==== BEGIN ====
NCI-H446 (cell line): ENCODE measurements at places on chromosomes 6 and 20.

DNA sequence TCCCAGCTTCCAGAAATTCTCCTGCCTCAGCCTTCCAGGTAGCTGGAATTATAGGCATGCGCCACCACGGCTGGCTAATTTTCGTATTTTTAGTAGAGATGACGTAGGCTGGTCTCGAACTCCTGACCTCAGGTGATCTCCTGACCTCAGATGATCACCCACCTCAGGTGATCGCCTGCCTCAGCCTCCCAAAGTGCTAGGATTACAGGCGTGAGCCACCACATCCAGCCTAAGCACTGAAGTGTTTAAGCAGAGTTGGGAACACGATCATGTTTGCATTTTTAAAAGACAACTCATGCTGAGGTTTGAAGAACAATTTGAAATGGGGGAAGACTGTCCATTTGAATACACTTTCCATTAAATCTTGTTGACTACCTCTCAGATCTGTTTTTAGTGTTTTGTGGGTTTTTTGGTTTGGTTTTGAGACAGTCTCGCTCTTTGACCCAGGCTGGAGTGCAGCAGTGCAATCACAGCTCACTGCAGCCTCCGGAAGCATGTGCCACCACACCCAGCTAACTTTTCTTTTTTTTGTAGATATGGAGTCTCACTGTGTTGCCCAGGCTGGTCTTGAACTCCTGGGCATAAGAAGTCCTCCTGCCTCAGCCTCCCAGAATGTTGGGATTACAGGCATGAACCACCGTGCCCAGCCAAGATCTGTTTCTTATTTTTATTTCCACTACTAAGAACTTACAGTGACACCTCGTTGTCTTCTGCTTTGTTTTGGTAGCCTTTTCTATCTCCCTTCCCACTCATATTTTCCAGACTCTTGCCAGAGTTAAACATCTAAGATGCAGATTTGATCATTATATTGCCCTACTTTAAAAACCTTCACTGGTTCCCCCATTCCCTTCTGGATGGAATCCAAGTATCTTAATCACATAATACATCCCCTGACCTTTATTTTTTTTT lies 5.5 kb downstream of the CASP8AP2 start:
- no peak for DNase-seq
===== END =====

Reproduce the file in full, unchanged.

NCI-H446 (cell line): ENCODE measurements at places on chromosomes 6 and 20.

DNA sequence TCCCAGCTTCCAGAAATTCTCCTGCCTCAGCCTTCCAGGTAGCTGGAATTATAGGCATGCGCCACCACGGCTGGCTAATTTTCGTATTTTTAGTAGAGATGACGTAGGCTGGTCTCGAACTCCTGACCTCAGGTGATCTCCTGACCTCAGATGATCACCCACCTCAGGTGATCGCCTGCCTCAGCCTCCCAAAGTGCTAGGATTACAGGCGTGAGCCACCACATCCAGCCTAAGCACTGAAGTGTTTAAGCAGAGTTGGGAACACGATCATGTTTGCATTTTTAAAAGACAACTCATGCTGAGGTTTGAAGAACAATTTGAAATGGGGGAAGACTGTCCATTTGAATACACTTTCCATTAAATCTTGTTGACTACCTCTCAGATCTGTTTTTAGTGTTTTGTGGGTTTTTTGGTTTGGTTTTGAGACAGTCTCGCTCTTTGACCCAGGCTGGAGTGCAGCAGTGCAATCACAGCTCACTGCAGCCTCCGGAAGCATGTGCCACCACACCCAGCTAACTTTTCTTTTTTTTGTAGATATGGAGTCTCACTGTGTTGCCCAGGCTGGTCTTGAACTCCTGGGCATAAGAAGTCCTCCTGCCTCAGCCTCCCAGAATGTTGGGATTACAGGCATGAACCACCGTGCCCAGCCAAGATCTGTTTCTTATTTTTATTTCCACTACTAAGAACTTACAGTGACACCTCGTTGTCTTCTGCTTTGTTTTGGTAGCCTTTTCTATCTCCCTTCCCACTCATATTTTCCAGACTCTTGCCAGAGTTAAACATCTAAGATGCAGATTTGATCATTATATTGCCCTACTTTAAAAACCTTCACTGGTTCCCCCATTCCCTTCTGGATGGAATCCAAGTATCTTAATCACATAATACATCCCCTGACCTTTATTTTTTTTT lies 5.5 kb downstream of the CASP8AP2 start:
- no peak for DNase-seq